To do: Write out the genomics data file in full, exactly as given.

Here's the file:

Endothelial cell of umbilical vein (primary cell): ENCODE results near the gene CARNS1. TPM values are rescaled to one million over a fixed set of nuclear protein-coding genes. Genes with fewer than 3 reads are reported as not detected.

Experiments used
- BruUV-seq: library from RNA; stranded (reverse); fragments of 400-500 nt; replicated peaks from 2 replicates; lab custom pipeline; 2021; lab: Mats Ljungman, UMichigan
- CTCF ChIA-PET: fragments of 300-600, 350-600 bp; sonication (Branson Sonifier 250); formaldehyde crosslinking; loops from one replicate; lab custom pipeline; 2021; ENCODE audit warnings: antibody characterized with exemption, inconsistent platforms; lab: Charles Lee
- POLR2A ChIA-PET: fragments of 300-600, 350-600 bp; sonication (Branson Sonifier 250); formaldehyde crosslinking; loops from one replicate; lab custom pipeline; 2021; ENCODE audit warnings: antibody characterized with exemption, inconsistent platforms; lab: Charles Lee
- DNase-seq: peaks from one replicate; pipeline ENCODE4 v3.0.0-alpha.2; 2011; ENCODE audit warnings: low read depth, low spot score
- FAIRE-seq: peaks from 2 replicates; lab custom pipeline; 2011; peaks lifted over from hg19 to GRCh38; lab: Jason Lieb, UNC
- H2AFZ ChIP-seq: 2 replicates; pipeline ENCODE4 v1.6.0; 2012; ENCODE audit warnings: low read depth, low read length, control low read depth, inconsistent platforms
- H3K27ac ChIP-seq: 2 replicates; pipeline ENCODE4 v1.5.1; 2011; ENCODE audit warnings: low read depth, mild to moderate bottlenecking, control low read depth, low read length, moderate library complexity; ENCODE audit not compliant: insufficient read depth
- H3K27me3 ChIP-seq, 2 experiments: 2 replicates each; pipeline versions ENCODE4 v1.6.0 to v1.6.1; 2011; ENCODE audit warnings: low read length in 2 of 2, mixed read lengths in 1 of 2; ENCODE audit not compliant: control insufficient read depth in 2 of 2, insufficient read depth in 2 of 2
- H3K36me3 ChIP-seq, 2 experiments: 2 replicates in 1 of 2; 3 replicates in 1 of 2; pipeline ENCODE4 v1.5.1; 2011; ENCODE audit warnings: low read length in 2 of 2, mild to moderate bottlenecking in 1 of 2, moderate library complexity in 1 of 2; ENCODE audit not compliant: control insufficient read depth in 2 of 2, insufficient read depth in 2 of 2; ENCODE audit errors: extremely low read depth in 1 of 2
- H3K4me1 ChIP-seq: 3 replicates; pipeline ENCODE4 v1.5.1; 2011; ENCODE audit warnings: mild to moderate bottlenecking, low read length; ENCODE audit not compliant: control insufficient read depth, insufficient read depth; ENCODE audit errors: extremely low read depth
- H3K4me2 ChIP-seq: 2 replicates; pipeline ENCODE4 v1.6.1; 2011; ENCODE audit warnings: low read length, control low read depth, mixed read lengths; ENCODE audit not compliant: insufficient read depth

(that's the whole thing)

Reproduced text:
Endothelial cell of umbilical vein (primary cell): ENCODE results near the gene CARNS1. TPM values are rescaled to one million over a fixed set of nuclear protein-coding genes. Genes with fewer than 3 reads are reported as not detected.

Experiments used
- BruUV-seq: library from RNA; stranded (reverse); fragments of 400-500 nt; replicated peaks from 2 replicates; lab custom pipeline; 2021; lab: Mats Ljungman, UMichigan
- CTCF ChIA-PET: fragments of 300-600, 350-600 bp; sonication (Branson Sonifier 250); formaldehyde crosslinking; loops from one replicate; lab custom pipeline; 2021; ENCODE audit warnings: antibody characterized with exemption, inconsistent platforms; lab: Charles Lee
- POLR2A ChIA-PET: fragments of 300-600, 350-600 bp; sonication (Branson Sonifier 250); formaldehyde crosslinking; loops from one replicate; lab custom pipeline; 2021; ENCODE audit warnings: antibody characterized with exemption, inconsistent platforms; lab: Charles Lee
- DNase-seq: peaks from one replicate; pipeline ENCODE4 v3.0.0-alpha.2; 2011; ENCODE audit warnings: low read depth, low spot score
- FAIRE-seq: peaks from 2 replicates; lab custom pipeline; 2011; peaks lifted over from hg19 to GRCh38; lab: Jason Lieb, UNC
- H2AFZ ChIP-seq: 2 replicates; pipeline ENCODE4 v1.6.0; 2012; ENCODE audit warnings: low read depth, low read length, control low read depth, inconsistent platforms
- H3K27ac ChIP-seq: 2 replicates; pipeline ENCODE4 v1.5.1; 2011; ENCODE audit warnings: low read depth, mild to moderate bottlenecking, control low read depth, low read length, moderate library complexity; ENCODE audit not compliant: insufficient read depth
- H3K27me3 ChIP-seq, 2 experiments: 2 replicates each; pipeline versions ENCODE4 v1.6.0 to v1.6.1; 2011; ENCODE audit warnings: low read length in 2 of 2, mixed read lengths in 1 of 2; ENCODE audit not compliant: control insufficient read depth in 2 of 2, insufficient read depth in 2 of 2
- H3K36me3 ChIP-seq, 2 experiments: 2 replicates in 1 of 2; 3 replicates in 1 of 2; pipeline ENCODE4 v1.5.1; 2011; ENCODE audit warnings: low read length in 2 of 2, mild to moderate bottlenecking in 1 of 2, moderate library complexity in 1 of 2; ENCODE audit not compliant: control insufficient read depth in 2 of 2, insufficient read depth in 2 of 2; ENCODE audit errors: extremely low read depth in 1 of 2
- H3K4me1 ChIP-seq: 3 replicates; pipeline ENCODE4 v1.5.1; 2011; ENCODE audit warnings: mild to moderate bottlenecking, low read length; ENCODE audit not compliant: control insufficient read depth, insufficient read depth; ENCODE audit errors: extremely low read depth
- H3K4me2 ChIP-seq: 2 replicates; pipeline ENCODE4 v1.6.1; 2011; ENCODE audit warnings: low read length, control low read depth, mixed read lengths; ENCODE audit not compliant: insufficient read depth